TO THE EDITOR:In his recent letter to the editor (“Rep. Price’s views differ from Founding Fathers’,” Sept. 4), James A. Wadsworth makes a number of preposterous assertions.First of all, he criticizes U.S. Rep. David Price, D-N.C., not for his views on health care, but rather for supporting the idea of positive rights in the first place. Wadsworth believes that somehow this isn’t in keeping with the ideals of the holy Founding Fathers.On the contrary, one needs only look as far as the United States Constitution to find positive rights.
TO THE EDITOR:The Association of Student Governments is an important organization for UNC-Chapel Hill to be a part of. It is one of the ways in which all 17 UNC-system campuses can come together to discuss issues and ideas that each campus is facing throughout the year.
This is the last straw for the UNC-system Association of Student Governments. In light of an inflated budget and lack of results, it’s time that UNC-Chapel Hill stops funding this group.ASG, a group responsible for representing the interests of students throughout the entire UNC system, has not proved its worth. And its use of student fees is simply embarrassing.Last weekend, ASG gave final approval to its $260,000 budget for the upcoming year. These funds come directly from student fees paid by UNC-system students.
A few protesters in Raleigh have a strange definition of rape. And through them, we can all learn about decorum in disagreements, how to listen and why we learn before we speak.I went there a few weeks ago to see the premiere of “I Hope They Serve Beer in Hell,” a movie based on a collection of stories of the same name written and lived by Tucker Max. He is the quintessential bar-party boy, famous for his sweet talking and subsequent sexual conquests. His genre is a guy’s version of chick lit, and his audience is the college crowd.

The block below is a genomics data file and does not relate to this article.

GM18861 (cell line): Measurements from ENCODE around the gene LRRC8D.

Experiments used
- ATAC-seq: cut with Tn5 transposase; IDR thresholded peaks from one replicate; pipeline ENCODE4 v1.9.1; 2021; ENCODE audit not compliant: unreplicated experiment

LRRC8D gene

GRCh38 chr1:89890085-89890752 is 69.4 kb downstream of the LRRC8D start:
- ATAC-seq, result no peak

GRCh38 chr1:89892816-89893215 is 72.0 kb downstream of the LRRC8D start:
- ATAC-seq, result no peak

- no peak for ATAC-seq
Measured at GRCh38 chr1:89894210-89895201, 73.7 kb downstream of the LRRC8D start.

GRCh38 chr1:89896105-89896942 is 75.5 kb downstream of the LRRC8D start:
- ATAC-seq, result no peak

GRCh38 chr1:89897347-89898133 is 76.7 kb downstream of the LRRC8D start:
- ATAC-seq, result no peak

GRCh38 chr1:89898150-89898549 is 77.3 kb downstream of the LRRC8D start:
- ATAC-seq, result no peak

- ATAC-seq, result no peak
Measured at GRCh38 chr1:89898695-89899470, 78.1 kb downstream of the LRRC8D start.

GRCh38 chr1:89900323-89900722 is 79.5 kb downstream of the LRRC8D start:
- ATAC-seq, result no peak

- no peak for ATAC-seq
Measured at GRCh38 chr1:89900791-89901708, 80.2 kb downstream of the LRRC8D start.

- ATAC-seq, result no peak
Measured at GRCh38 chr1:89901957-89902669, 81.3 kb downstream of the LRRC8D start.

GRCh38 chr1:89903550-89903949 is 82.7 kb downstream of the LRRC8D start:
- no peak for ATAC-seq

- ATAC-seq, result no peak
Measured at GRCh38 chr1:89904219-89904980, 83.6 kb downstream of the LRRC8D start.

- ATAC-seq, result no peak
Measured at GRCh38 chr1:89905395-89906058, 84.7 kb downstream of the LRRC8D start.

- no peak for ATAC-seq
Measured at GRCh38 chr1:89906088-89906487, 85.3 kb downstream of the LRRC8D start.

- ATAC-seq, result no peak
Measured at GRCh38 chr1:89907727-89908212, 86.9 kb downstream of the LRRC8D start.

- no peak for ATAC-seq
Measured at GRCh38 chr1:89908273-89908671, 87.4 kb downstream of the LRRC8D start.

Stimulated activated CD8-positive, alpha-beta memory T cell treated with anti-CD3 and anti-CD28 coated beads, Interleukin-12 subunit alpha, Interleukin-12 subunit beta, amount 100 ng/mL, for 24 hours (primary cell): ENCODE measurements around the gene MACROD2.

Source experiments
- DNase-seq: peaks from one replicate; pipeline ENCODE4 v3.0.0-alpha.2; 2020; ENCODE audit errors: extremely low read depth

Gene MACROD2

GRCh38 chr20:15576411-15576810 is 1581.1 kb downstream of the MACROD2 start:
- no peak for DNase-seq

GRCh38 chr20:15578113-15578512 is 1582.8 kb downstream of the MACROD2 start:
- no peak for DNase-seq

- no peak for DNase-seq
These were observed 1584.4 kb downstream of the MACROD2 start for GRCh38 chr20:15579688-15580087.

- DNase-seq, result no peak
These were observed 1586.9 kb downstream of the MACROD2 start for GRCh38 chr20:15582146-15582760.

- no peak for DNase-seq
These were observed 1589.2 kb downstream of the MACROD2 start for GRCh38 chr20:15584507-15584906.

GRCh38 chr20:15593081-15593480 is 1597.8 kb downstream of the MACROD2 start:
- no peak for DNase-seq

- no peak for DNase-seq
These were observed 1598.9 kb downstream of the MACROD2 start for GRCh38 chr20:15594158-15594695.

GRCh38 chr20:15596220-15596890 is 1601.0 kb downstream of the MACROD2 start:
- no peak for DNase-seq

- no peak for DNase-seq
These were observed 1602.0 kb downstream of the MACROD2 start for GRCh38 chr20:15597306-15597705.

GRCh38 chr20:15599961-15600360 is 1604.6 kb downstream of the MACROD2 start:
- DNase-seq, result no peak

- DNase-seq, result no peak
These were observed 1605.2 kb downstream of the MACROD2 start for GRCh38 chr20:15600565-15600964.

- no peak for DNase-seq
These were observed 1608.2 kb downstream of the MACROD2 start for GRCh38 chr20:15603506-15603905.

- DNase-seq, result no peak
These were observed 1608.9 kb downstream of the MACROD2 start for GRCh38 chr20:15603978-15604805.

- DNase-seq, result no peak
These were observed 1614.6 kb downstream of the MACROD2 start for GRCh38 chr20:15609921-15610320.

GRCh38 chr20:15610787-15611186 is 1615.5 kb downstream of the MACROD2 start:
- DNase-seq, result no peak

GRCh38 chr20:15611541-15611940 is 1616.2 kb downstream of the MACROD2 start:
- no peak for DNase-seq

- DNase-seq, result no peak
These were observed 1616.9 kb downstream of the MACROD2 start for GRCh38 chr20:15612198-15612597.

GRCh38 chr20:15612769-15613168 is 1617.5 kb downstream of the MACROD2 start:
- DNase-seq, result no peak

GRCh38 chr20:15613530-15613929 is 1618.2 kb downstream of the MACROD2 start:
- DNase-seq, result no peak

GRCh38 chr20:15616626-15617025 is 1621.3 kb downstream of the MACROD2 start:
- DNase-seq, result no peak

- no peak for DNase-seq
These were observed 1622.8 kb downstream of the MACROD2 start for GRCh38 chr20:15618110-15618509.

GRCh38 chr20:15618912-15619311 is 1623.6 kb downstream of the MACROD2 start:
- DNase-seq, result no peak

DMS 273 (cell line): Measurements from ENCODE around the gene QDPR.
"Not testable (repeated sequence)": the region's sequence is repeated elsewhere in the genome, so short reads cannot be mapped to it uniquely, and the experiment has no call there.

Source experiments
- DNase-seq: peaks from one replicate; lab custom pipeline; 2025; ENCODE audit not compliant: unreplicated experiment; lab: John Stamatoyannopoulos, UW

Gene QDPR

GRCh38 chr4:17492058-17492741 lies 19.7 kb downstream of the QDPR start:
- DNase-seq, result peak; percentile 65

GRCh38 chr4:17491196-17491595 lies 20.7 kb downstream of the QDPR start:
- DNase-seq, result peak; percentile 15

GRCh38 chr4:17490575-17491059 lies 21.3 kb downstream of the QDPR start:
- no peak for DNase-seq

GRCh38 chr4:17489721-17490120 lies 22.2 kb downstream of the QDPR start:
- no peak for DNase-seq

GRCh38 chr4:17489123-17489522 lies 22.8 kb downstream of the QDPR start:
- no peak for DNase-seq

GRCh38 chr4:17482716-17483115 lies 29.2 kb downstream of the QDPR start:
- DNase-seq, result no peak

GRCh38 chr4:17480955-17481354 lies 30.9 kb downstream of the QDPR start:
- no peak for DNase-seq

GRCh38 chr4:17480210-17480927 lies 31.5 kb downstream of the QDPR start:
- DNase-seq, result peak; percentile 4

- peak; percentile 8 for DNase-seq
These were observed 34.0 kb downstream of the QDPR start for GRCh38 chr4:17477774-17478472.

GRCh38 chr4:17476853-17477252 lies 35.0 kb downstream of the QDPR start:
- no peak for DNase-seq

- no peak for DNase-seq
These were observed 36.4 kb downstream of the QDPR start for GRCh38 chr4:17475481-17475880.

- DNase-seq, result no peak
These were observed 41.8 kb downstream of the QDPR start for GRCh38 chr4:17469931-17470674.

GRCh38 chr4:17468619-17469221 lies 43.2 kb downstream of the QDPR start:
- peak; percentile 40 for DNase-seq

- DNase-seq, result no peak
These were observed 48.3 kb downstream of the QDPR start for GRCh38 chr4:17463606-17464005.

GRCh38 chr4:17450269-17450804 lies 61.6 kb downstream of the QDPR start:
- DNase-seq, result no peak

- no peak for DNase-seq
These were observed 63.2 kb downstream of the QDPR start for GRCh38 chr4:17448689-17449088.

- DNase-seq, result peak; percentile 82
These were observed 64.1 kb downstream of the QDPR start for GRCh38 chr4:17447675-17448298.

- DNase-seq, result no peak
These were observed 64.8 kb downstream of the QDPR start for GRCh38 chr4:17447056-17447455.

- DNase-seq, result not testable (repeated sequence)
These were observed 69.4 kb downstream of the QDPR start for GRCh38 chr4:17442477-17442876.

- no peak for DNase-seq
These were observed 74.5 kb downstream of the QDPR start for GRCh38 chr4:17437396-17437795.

The closing of the Varsity Theater on Franklin Street this summer was a devastating blow to the Chapel Hill community. But hopefully, this vacancy will only be temporary. While it’s wonderful to see businesses moving back to Franklin Street and the town’s renewed commitment to fostering economic development, it’s hard to believe we can’t support a main street movie theater. And it’s so unfortunate that two of the three independent movie theaters in Chapel Hill have closed within the past five years.
Due to an reporting error in this editorial, the board incorrectly stated who may eliminate the Association of Student Governments fee. The UNC-system Board of Governors can eliminate this fee. Due to editing errors in this editorial, the board incorrectly stated who was involved in the incident leading to assault charges against Cole Jones. It was the aunt of Jones’ son.
TO THE EDITOR:Austin Capobianco’s letter to the editor (“If it feels good, it must be wrong — sex included,” Sept. 2) makes a joke of a situation which is very serious to many, especially to survivors and secondary survivors. It also downplays the importance of many who work tirelessly to end sexual violence. Never has it been stated that inebriated sex is bad. What has been stated is that legal consent cannot be given by a person who is inebriated.
Before moving into their freshman dorm, most college students are already dreaming about their senior year. Your final year in college is the last few months before you start the rest of your life. Otherwise known as the “real world,” the rest of your life entails having to do adult things like work and pay bills — all the things required and expected of a responsible post-college human being.